Is Bisphenol A Dangerous? Newsweek Says Yes. Experts Say No. BPA and More Bad Behavior

Been quite a week for that little chemical, bisphenol A, aka BPA, the suspected toxic substance in hard clear plastic, like baby bottles and sippy cups.
  • A science writer at a lofty news weekly says BPA is bad and that people have not been paying enough attention to the studies saying so.

  • An expert non-partisan, non-politically affiliated group of researchers say it's safe in a 50-page report after reviewing all the scientific evidence. And conclude the media has overplayed the bad BPA card.
Who can you trust?

Let's see. Sharon Begley, the science editor at Newsweek, glossed over the mountains of evidence suggesting no harm from BPA, studies that not only experts at the FDA but those from around the world, including Europe, Japan, and Australia, have reviewed and reviewed again, finding it more convincing and more rigorous than research showing it's dangerous.

But Begley dismisses this large, well-scrutinized body of evidence in one cheeky swoop:

Evidence on the other side is both stronger and more convincing. I can regale you until I'm out of space with studies showing that in monkeys, levels of BPA at the upper end of what the U.S. government calls safe harm synapses responsible for learning and memory; that people with the highest levels of BPA are most likely to have type 2 diabetes or heart disease; that BPA given to pregnant lab animals permanently alters the expression of genes responsible for uterine development and damages the reproductive system of their fetuses. More telling than individual studies is the weight and quality of the cumulative evidence. (When Studies Collide: Rethinking the evidence on BPA, from the magazine issue dated Jun 29, 2009).

Maybe she should take some of her own advice:

My point is not that science is always tentative and that scientists are fallible, though both are certainly true... but that almost anyone with an agenda can find research to support it.

Ah, yes, Ms. Begley, including writers for magazines who love a juicy headline.

Maybe you should consider the STATS experts who have reviewed all the evidence (Science Suppressed: How America became obsessed with BPA) - and have no agenda other than correcting faulty science in the public discourse - and reminded us that some of the studies showing harm were funded and conducted by environmentally-minded organizations that have a definitive point of view and agenda.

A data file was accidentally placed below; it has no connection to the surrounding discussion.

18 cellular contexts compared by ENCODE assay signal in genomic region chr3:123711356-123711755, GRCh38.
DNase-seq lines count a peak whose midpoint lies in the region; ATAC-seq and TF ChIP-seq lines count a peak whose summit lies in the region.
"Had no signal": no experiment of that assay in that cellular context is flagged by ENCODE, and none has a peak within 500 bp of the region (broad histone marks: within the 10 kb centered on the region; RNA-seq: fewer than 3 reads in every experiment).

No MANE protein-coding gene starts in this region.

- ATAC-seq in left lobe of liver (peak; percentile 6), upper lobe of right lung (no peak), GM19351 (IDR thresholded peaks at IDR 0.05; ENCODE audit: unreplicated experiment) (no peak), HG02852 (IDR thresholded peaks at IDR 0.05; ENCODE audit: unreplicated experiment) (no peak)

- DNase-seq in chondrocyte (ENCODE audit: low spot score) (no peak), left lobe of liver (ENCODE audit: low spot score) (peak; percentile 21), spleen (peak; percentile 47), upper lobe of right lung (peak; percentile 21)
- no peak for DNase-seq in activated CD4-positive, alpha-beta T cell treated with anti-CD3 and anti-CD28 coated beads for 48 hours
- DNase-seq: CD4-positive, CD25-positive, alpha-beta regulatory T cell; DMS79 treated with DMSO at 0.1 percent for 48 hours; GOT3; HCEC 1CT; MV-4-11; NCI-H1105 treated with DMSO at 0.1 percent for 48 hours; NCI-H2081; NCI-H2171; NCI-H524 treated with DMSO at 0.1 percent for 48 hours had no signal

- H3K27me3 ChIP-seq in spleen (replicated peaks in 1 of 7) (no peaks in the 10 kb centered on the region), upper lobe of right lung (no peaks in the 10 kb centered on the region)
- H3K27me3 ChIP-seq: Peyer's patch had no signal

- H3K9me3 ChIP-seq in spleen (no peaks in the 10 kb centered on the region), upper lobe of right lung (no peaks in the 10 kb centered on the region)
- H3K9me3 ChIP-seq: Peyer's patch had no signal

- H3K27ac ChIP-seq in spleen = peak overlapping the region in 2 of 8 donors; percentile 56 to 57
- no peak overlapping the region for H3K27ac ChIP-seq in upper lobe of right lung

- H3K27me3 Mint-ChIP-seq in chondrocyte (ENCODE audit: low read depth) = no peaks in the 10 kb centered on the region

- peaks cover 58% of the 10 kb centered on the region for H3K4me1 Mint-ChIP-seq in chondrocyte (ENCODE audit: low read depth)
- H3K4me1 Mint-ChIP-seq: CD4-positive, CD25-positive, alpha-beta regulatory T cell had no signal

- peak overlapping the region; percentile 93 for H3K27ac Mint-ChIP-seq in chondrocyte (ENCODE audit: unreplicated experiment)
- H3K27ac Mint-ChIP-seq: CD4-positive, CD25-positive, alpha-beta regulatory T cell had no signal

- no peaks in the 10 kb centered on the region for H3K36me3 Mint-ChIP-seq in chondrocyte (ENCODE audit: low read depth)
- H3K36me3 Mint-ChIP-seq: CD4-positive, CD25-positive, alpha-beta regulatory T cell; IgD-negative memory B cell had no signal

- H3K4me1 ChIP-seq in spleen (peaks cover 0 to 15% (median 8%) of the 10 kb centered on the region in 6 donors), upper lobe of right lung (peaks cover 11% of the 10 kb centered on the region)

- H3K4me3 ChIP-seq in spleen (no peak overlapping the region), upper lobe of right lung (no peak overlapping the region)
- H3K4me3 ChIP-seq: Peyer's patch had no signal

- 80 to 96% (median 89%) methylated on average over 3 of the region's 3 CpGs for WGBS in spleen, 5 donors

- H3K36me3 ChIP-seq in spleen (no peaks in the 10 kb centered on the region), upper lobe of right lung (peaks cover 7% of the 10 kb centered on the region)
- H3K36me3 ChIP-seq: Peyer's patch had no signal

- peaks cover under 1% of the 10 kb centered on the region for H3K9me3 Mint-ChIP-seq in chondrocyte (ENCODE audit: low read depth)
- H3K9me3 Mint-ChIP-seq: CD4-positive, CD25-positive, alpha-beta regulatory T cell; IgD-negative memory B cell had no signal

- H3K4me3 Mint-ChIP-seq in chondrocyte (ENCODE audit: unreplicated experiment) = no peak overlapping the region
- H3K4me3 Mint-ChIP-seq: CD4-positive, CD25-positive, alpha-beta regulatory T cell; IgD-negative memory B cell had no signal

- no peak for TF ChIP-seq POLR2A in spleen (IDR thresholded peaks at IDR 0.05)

Or consider the weight U.S. government health organization that funded poor quality research according to STATS:

Missing in this debate is that it’s not just “industry groups” that think BPA shouldn’t be banned – or just industry-sponsored studies that say it’s safe. Scientists, regulators, and politicians in Europe, Australia, and Japan have all rejected the evidence that the chemical is harmful as methodologically flawed, badly conducted or irrelevant – with some warning that banning it could actually endanger the public. Now that the National Institutes of Health has acknowledged it funded a lot of poorly-designed research on BPA – the very research that activists touted as evidence that the chemical is deadly – it’s time to ask whether America has been spun by clever marketing rather than clever science.

Or consider the source for much of the BPA frenzy, the Milwaukee Journal Sentinel, that not only won major awards for it's "Chemical Fall Out" series on BPA, but in over 40 articles featured only a small group of anti-BPA scientists and led the campaign to ban the chemical.

And please, please, please read at least the summary of this very detailed STATS report that in addition to scrutinizing the research on both sides of the issue, also chronicles how BPA become public enemy number one last year.

Get ready for more BPA brouhaha as the FDA will release yet another report sometime this summer.

For those of you interested in the actual science behind the battle: one of the major issues (flaws) regarding the interpretation of studies showing harm involves how research participants, that is, rats, received the chemical. Rats were injected with it. Studies in which rats ate it do not show harm. Researchers believe that injection is much more dangerous than ingestion. You can read more about the actual research in the STATS report.

FYI- After reviewing the evidence, the European Food Safety Authority (the European equivalent of the FDA) found BPA safer than previously thought and raised the level of BPA that's considered safe by a factor of five.

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